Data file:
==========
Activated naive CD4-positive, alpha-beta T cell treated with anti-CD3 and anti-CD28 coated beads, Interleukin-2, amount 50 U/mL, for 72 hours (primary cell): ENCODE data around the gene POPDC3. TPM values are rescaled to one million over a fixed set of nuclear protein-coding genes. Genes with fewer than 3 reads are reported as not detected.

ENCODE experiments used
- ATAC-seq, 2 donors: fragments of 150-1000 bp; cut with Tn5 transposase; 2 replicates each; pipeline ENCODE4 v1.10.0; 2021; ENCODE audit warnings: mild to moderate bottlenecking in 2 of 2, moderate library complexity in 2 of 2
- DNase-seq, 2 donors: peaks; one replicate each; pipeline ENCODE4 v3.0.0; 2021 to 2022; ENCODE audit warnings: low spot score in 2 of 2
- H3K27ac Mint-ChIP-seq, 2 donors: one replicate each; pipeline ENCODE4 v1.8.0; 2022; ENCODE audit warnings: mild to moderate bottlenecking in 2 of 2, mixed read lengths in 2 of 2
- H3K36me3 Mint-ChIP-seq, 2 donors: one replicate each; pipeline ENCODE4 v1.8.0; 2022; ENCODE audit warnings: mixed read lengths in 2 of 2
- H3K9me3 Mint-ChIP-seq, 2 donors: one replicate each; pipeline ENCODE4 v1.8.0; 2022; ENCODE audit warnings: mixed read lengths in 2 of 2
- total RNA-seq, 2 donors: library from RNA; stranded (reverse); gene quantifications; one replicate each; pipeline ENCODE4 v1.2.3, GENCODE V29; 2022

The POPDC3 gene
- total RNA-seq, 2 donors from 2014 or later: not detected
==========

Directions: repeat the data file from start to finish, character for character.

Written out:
Activated naive CD4-positive, alpha-beta T cell treated with anti-CD3 and anti-CD28 coated beads, Interleukin-2, amount 50 U/mL, for 72 hours (primary cell): ENCODE data around the gene POPDC3. TPM values are rescaled to one million over a fixed set of nuclear protein-coding genes. Genes with fewer than 3 reads are reported as not detected.

ENCODE experiments used
- ATAC-seq, 2 donors: fragments of 150-1000 bp; cut with Tn5 transposase; 2 replicates each; pipeline ENCODE4 v1.10.0; 2021; ENCODE audit warnings: mild to moderate bottlenecking in 2 of 2, moderate library complexity in 2 of 2
- DNase-seq, 2 donors: peaks; one replicate each; pipeline ENCODE4 v3.0.0; 2021 to 2022; ENCODE audit warnings: low spot score in 2 of 2
- H3K27ac Mint-ChIP-seq, 2 donors: one replicate each; pipeline ENCODE4 v1.8.0; 2022; ENCODE audit warnings: mild to moderate bottlenecking in 2 of 2, mixed read lengths in 2 of 2
- H3K36me3 Mint-ChIP-seq, 2 donors: one replicate each; pipeline ENCODE4 v1.8.0; 2022; ENCODE audit warnings: mixed read lengths in 2 of 2
- H3K9me3 Mint-ChIP-seq, 2 donors: one replicate each; pipeline ENCODE4 v1.8.0; 2022; ENCODE audit warnings: mixed read lengths in 2 of 2
- total RNA-seq, 2 donors: library from RNA; stranded (reverse); gene quantifications; one replicate each; pipeline ENCODE4 v1.2.3, GENCODE V29; 2022

The POPDC3 gene
- total RNA-seq, 2 donors from 2014 or later: not detected